Neil Diamond sings about the beautiful noise:
“Goin’ on everywhere
Like the clickety-clack
Of a train on a track
It’s got rhythm to spare”
I have no idea when he wrote that but it could be adapted to the clickety-clack of zoom meetings in the current world situation. Maybe not what we had envisioned for 2020 but suddenly for those of us remote, we can attend meetings without having to clock up time and emission miles. One laptop, an ironing board (so I can sit on a comfy seat rather than a desk), and some internet connection. The clickity-clack of the train is substituted for a keyboard.
Does it fully compensate seeing and meeting up with people? No. But with zoom I was able to participate in the Scottish Crofting Federations’s (SCF) Young Crofter’s Virtual Gathering this week. I have no plans to go travelling at the moment but on that day I got to visit Lewis, Uist, Kishorn, and Glenelg to name a few. And with those video clips and virtual gathering came the beautiful noise. The sound of hearing what others are doing, the impact of Covid, and aspirations of other Crofters.
And on that note, here is my challenge. Covid has made people more aware of food supply chains, buying local and minimising their carbon footprint. There are plenty who have these aspiratations to use the land; but to buy land, you need money. Yes, to take up an expensive ‘hobby’ as some tell me; crofting for many of us is ‘on the side’. We have other occupations. But that gives us resilience. Nor does all our income go to one basket. A couple of pigs, some sheep, a few cows, bees and a veg garden mean that if one market flops for whatever reason (say a sudden influx of cheap beef from abroad), we have cover. We’re less likely to go out with a bang (we are probably also a fairly determined group that are use to battling everything from bulls to bairns, wedders to weather, so we don’t just take things lying down). Some pay huge amounts to go play golf, others croft. When pandemics hit, what would you prefer to have as your neighbour? A golfer or a crofter? A professional golfer may draw in crowds, but how much time and fuel goes in to trimming those immaculate lawns and how tasty is a golf ball? But here’s the issue. To want to use the land, to invest blood, sweat and tears, oddly enough you need money. Estate owners can have a huge area of land, not live in the area, not invest locally, burn patches of hillside, release thousands of birds to then shoot a few months later. Birds that often have little use in the food supply change. But they have the money so they have the land. Someone else may look at physically utilising 10 acres of land, live on site, but struggle to find anything. Or if they do have land, have the battle of their veg crop being decimated by deer or loosing their chicken flock to pneumonia passed on by the estate’s incoming pheasants.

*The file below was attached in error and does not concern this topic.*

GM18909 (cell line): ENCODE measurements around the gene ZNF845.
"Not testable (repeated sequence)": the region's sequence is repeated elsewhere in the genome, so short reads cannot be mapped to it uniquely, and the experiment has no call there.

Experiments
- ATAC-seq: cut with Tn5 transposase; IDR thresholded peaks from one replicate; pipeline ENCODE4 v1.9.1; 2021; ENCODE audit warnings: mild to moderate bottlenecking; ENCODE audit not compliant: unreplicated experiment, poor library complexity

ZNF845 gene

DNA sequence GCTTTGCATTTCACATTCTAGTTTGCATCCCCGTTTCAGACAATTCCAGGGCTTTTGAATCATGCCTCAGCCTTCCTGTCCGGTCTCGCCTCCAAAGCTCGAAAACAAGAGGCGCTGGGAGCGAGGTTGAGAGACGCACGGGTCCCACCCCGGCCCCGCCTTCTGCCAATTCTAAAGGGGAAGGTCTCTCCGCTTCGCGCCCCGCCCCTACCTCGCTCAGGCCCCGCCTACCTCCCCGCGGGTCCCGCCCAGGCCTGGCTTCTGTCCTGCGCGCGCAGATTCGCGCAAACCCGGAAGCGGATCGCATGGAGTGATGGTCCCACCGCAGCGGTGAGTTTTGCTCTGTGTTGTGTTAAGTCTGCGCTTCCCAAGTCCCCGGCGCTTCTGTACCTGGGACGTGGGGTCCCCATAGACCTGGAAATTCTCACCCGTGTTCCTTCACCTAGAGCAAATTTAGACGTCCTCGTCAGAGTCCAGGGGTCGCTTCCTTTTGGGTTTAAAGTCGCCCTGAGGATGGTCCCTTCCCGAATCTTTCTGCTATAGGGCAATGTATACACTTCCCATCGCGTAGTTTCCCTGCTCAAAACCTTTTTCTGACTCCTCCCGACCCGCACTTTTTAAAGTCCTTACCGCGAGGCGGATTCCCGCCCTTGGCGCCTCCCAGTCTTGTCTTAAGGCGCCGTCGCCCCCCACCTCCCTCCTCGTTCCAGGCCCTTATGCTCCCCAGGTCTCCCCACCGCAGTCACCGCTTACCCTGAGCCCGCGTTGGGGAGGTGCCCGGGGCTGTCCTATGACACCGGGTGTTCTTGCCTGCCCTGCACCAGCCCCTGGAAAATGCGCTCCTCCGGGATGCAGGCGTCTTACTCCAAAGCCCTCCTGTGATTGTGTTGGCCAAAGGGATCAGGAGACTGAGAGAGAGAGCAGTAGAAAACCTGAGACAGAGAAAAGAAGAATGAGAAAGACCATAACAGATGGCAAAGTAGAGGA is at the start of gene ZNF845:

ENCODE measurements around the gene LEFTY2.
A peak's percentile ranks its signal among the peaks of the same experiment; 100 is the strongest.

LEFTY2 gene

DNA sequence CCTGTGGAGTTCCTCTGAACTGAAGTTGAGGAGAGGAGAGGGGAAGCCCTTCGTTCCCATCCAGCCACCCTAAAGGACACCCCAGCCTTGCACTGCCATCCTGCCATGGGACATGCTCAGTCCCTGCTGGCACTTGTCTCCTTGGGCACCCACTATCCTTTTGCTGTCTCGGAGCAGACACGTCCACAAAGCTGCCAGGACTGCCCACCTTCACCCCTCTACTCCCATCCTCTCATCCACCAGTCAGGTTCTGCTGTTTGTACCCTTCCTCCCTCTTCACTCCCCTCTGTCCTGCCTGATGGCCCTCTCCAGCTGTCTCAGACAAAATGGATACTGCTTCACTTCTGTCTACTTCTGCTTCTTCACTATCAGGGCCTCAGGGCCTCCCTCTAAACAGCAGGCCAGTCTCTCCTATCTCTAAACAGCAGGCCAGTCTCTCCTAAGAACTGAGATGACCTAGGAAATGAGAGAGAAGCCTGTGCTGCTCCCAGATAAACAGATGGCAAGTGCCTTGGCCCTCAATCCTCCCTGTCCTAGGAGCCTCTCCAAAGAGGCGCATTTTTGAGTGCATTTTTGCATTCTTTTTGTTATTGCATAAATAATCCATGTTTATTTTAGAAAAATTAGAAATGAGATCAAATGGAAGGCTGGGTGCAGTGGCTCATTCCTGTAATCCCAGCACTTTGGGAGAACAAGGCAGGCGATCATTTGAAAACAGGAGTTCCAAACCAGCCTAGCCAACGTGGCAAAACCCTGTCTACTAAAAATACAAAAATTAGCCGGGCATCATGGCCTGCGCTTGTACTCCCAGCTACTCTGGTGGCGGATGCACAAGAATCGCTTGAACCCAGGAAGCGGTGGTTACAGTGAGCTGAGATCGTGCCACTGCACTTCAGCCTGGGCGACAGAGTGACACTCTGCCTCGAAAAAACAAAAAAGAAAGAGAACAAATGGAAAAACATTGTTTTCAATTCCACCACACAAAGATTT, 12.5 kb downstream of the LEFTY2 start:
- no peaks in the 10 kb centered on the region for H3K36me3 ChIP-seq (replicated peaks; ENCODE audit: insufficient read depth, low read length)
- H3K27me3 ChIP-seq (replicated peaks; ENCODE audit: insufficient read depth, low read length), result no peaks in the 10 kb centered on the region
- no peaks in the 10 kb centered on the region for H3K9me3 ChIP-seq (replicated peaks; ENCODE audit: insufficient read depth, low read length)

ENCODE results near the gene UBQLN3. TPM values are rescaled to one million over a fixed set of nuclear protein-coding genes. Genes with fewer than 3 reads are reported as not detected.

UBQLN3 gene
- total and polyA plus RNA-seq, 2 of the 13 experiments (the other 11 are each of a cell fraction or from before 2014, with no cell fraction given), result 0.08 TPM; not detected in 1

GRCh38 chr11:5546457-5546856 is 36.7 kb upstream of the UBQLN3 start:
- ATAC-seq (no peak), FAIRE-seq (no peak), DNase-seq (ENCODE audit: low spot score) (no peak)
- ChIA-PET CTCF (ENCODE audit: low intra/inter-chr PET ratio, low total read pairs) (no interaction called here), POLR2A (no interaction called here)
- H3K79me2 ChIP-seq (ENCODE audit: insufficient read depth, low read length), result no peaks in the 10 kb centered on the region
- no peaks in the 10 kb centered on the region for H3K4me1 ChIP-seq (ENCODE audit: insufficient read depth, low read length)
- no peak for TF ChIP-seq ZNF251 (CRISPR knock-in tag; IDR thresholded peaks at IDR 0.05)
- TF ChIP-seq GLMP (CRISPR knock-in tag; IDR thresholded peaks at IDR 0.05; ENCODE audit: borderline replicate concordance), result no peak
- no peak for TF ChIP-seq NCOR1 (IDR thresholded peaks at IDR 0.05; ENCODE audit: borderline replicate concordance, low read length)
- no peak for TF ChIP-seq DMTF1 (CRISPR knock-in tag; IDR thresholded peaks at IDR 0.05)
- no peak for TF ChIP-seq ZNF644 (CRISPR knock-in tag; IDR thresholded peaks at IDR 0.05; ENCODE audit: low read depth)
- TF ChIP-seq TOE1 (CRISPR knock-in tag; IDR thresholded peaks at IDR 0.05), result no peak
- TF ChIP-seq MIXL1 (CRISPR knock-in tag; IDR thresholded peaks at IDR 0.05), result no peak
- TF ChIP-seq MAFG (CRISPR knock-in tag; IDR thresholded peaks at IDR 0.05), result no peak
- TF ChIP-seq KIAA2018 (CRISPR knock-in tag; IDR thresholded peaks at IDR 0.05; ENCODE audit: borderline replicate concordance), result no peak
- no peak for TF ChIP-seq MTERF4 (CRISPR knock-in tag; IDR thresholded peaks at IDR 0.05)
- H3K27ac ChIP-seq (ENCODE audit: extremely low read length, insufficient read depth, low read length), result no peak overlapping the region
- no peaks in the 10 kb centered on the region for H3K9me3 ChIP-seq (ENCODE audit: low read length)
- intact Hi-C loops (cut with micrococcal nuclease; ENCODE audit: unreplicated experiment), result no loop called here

So a call to politicians for land reform? The innovation of what business opportunities can be generated on poor ground is amazing. Major changes needed to help with this? Yes, but small changes can have big impacts. You will then get the ‘the sound of the kids’, future generations putting investment back into communities. But this is where everyone (not just those in crofting or want to be involved) need to make a beautiful noise. Anyone who values utilising the land and having food on their table can invest in it. Buy local when you can, find out what work went in to your food, support the SCF who fights for Crofters, and together we can make a beautiful noise.
NB, Ok, not all golfers and estate owners can be categorised together, I have generalised. I do not fully understand the full laws behind land but I am more than happy to invite any politician to come spend a day here to find out more. The work is outside and you can be sociably distanced (the cows aren’t as good with that but well, they have had the coronavirus immunisation). Ms Stugeon, you may not need such fancy clothes but don’t worry, we’re less likely to make comments about how you look and I’d more likely want to know what you can do with that law degree under your belt for the future Crofters.